Distance Metric Space

(Redirected from Metric Space)
Jump to navigation Jump to search

A Distance Metric Space is a 2-tuple [[math]\displaystyle{ D,d }[/math]] consisting of a vector space [math]\displaystyle{ D }[/math] and a corresponding distance function [math]\displaystyle{ d }[/math] defined over every vector pair.




  • (Wikipedia, 2012) ⇒ http://en.wikipedia.org/wiki/Metric_space
  • http://en.wikipedia.org/wiki/Metric_space#Definition
    • A metric space is an ordered pair [math]\displaystyle{ (M,d) }[/math] where [math]\displaystyle{ M }[/math] is a set and [math]\displaystyle{ d }[/math] is a metric on [math]\displaystyle{ M }[/math], i.e., a function :[math]\displaystyle{ d \colon M \times M \rightarrow \mathbb{R} }[/math] such that for any [math]\displaystyle{ x, y, z \in M }[/math], the following holds:
      1. [math]\displaystyle{ d(x,y) \ge 0 }[/math] (non-negative),
      2. [math]\displaystyle{ d(x,y) = 0\, }[/math] iff [math]\displaystyle{ x = y\, }[/math] (identity of indiscernibles),
      3. [math]\displaystyle{ d(x,y) = d(y,x)\, }[/math] (symmetry) and
      4. [math]\displaystyle{ d(x,z) \le d(x,y) + d(y,z) }[/math] (triangle inequality) .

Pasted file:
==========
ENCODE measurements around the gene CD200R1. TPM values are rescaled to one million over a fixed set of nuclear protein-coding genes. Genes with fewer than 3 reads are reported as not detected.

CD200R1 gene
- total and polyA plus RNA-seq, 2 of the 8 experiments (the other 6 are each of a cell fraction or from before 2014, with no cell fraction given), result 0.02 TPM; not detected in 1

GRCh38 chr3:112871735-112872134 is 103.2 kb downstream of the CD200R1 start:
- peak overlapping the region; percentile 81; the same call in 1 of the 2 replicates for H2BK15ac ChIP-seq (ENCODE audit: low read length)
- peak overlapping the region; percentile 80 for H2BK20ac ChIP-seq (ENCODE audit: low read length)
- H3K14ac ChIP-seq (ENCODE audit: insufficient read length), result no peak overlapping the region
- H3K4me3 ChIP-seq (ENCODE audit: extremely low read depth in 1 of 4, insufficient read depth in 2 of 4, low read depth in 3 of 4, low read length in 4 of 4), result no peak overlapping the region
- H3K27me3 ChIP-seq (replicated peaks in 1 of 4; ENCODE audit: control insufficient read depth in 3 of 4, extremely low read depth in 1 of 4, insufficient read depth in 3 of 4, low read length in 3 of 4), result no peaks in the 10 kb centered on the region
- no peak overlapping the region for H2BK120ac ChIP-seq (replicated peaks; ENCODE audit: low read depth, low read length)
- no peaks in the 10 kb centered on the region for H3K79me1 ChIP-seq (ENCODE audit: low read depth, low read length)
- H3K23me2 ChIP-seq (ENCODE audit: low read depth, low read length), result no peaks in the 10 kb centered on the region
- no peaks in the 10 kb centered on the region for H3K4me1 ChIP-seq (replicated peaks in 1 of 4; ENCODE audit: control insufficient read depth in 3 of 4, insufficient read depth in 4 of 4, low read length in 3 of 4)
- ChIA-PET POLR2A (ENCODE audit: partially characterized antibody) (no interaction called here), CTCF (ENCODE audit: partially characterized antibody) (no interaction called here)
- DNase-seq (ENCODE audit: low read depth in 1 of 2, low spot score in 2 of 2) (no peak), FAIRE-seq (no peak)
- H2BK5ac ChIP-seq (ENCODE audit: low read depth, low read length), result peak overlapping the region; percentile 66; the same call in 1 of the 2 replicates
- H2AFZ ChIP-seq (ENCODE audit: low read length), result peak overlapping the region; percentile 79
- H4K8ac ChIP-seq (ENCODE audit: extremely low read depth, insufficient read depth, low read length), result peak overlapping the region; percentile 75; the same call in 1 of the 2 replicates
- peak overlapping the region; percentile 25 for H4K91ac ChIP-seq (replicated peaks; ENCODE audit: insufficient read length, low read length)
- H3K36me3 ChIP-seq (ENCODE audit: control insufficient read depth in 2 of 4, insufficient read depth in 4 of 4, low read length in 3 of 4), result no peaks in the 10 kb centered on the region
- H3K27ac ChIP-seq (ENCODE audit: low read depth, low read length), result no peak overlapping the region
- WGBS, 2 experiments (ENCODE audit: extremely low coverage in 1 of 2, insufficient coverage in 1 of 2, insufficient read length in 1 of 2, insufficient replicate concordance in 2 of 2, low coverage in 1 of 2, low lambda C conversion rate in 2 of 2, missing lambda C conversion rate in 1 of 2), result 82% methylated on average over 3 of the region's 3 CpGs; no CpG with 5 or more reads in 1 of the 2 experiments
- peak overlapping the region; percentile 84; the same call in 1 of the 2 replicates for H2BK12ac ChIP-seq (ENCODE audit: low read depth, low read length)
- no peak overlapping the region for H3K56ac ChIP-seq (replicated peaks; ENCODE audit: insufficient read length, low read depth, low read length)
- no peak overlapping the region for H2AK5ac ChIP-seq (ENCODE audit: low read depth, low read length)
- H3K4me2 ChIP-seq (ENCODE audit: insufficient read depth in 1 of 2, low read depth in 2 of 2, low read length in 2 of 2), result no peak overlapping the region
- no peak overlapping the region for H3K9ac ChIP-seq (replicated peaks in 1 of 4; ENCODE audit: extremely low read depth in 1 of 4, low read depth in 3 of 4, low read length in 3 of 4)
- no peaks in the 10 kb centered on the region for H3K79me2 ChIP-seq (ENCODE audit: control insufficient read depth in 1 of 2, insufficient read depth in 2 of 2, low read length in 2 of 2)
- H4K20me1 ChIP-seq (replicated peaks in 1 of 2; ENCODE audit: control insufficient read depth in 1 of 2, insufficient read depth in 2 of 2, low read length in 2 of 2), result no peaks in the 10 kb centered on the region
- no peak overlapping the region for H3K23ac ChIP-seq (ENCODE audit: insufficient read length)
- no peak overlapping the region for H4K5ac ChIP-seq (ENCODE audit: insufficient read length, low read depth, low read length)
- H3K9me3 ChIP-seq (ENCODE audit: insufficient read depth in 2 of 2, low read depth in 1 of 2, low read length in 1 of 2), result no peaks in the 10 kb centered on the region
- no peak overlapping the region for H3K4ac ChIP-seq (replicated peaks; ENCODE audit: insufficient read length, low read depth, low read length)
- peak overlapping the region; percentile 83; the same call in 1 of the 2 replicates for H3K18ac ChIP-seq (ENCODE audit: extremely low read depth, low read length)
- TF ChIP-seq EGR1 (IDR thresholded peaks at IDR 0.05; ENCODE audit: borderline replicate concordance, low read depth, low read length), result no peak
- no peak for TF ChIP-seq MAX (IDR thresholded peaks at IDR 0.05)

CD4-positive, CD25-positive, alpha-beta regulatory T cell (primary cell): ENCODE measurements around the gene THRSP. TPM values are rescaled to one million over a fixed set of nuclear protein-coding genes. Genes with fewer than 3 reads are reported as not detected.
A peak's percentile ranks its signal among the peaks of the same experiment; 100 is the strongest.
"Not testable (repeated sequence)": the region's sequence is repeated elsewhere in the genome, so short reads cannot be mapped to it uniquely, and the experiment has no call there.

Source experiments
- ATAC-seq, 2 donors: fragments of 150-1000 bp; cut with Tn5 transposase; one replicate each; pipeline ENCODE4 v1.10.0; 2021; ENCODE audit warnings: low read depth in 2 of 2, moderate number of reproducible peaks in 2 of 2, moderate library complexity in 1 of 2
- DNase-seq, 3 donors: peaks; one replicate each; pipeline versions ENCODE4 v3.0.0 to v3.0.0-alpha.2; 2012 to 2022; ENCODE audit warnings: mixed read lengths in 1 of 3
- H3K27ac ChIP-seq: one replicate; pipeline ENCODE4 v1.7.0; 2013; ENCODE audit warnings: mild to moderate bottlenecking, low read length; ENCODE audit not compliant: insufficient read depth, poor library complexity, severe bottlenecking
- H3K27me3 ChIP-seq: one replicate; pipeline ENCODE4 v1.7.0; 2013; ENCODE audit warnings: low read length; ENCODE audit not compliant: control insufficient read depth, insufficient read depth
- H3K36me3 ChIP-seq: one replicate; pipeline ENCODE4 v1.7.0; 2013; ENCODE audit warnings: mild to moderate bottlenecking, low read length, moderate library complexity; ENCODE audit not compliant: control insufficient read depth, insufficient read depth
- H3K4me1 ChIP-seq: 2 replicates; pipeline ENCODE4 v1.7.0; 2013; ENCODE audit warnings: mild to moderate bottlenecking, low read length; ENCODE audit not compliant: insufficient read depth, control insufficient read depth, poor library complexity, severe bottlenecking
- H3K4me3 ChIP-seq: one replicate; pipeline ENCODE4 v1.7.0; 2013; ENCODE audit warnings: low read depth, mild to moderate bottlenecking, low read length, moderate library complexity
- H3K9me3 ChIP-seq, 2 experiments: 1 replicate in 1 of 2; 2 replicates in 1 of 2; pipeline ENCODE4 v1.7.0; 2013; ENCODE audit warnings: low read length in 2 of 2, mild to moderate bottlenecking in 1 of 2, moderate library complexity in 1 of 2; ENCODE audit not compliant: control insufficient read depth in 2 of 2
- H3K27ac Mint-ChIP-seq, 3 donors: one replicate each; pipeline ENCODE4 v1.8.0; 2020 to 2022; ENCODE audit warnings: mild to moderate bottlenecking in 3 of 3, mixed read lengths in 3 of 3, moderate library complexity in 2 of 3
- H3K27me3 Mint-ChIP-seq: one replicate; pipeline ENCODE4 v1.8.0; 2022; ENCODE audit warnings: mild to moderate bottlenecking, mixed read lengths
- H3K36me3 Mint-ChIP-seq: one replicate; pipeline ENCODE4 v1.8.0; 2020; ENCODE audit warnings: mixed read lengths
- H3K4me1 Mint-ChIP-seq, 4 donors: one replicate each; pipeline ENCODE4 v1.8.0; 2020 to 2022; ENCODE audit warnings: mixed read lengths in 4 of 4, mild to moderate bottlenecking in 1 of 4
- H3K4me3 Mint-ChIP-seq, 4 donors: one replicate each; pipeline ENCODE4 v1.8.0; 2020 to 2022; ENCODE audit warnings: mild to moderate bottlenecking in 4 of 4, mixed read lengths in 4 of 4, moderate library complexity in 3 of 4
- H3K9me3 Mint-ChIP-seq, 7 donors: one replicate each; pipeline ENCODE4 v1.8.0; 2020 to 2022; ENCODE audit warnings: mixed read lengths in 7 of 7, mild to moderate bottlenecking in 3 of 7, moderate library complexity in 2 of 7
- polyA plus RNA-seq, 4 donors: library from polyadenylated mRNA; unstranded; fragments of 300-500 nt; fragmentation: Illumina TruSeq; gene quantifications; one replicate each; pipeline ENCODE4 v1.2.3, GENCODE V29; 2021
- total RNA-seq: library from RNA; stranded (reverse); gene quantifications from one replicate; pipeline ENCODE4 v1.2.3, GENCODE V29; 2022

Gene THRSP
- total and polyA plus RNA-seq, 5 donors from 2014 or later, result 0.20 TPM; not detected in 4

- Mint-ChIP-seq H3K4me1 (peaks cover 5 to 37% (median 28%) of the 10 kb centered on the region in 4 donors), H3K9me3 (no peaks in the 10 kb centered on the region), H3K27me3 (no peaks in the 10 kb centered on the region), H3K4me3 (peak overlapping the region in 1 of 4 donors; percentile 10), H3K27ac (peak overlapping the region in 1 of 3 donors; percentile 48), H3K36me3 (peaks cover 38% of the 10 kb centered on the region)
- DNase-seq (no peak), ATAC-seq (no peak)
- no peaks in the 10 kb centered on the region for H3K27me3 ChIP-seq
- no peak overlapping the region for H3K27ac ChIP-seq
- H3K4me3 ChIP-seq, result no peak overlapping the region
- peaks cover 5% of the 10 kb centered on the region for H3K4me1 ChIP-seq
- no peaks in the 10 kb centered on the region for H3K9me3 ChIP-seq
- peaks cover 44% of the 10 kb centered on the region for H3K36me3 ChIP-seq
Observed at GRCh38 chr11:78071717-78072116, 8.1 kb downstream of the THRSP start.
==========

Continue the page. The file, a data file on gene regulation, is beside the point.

• The first condition follows from the other three, since: : [math]\displaystyle{ 2d(x,y) = d(x,y) + d(y,x) \ge d(x,x) = 0. }[/math] The function [math]\displaystyle{ d }[/math] is also called distance function or simply distance. Often, [math]\displaystyle{ d }[/math] is omitted and one just writes [math]\displaystyle{ M }[/math] for a metric space if it is clear from the context what metric is used.


  • (Wordnet, 2009) ⇒ http://wordnet.princeton.edu/perl/webwn
    • a set of points such that for every pair of points there is a nonnegative real number called their distance that is symmetric and satisfies the ...



  • (Kelley, 1955) ⇒ John L Kelley. (1955). “General Topology. D. van Nostrand Company.